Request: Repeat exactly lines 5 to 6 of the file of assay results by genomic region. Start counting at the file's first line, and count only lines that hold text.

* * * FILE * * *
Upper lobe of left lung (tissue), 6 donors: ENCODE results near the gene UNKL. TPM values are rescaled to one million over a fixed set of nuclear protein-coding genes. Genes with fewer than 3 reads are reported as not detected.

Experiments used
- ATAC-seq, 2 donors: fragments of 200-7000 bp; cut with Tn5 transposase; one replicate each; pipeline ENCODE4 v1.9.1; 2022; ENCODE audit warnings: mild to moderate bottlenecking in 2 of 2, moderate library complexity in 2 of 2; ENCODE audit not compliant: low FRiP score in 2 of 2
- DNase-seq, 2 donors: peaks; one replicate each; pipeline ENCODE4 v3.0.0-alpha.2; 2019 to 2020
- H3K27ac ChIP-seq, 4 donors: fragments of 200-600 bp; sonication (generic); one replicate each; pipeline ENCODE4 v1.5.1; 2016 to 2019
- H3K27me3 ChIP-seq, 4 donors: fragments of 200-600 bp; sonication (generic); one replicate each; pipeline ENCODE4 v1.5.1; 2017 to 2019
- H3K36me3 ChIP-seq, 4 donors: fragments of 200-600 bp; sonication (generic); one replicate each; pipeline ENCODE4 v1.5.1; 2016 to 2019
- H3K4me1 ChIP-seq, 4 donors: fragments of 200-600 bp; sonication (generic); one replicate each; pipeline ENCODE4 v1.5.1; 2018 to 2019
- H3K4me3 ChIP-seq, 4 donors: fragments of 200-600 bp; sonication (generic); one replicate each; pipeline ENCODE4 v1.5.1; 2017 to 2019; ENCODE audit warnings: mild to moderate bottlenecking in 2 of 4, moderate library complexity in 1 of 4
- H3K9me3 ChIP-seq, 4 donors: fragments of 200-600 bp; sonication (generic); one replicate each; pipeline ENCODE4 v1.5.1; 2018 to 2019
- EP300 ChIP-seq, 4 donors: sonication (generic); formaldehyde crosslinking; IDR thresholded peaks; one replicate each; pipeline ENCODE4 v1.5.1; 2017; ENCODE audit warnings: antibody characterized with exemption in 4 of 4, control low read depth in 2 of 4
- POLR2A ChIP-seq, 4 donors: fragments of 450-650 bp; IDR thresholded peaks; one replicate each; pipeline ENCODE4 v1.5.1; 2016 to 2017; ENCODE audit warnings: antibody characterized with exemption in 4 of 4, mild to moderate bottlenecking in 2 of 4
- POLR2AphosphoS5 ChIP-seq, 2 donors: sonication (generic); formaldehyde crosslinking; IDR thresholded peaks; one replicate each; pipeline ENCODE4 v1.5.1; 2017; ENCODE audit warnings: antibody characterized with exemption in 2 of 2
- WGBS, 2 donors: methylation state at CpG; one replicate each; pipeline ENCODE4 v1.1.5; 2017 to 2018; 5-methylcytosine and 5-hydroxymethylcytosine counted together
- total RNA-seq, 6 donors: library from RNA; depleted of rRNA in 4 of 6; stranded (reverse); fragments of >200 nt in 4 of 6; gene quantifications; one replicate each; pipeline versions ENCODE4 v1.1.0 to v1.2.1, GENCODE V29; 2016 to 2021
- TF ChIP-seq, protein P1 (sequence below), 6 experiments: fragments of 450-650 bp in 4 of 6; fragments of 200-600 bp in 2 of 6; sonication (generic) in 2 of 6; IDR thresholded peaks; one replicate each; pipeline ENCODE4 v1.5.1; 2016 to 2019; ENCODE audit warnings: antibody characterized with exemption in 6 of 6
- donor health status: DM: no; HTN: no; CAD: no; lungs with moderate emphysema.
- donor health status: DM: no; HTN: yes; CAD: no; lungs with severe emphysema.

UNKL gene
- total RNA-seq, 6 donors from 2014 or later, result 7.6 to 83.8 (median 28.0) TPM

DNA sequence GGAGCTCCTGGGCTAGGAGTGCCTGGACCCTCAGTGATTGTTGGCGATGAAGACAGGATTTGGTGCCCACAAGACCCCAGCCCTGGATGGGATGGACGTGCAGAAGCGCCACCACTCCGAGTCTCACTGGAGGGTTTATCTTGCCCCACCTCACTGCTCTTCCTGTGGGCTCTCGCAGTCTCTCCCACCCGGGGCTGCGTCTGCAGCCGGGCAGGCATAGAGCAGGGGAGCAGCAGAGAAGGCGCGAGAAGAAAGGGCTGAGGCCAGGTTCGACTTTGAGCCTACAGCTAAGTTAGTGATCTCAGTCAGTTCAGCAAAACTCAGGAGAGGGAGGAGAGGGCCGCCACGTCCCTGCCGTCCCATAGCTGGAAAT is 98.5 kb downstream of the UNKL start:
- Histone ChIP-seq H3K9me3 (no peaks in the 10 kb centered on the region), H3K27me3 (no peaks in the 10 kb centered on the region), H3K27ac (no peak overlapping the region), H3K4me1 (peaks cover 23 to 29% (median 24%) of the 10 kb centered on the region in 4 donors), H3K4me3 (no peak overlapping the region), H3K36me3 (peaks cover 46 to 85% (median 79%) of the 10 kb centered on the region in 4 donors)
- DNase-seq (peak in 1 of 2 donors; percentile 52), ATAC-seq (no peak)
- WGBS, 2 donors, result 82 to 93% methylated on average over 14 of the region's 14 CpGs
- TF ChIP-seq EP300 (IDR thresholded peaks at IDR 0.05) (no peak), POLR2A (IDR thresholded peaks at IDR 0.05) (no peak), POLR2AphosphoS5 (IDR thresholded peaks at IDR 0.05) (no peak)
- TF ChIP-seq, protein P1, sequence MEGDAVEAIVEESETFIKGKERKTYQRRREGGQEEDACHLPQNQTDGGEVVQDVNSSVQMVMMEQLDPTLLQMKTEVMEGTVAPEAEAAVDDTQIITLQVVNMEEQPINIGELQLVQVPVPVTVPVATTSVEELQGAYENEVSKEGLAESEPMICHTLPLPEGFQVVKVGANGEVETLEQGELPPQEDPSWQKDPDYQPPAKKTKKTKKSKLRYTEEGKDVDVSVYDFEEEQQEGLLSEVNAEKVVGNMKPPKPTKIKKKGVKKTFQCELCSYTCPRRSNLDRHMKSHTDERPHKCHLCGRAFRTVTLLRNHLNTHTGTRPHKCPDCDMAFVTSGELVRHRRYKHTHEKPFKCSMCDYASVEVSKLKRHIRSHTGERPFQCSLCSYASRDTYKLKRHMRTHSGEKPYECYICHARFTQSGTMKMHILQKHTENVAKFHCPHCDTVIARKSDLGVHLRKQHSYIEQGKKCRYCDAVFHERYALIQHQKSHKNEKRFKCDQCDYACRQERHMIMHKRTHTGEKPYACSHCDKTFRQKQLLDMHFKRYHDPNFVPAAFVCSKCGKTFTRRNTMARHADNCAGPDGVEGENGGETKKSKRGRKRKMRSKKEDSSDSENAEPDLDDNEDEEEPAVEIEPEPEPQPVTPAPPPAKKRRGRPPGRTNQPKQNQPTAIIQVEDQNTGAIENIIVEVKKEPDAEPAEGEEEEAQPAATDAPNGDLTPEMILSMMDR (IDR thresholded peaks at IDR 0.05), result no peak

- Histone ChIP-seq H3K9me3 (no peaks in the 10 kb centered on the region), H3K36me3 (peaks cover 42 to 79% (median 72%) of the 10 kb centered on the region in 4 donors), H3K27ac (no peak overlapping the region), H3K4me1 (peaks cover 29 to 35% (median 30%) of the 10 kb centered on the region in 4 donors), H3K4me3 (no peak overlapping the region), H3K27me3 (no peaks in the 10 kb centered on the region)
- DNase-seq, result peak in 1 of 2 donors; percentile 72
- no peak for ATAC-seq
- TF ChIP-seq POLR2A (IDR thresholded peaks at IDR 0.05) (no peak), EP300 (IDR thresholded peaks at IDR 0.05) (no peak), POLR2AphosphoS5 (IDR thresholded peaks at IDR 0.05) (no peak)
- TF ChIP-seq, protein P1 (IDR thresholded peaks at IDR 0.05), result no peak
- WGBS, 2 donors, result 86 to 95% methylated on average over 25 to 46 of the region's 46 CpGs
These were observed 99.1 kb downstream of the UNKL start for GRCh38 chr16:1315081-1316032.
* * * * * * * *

- H3K27ac ChIP-seq, 4 donors: fragments of 200-600 bp; sonication (generic); one replicate each; pipeline ENCODE4 v1.5.1; 2016 to 2019
- H3K27me3 ChIP-seq, 4 donors: fragments of 200-600 bp; sonication (generic); one replicate each; pipeline ENCODE4 v1.5.1; 2017 to 2019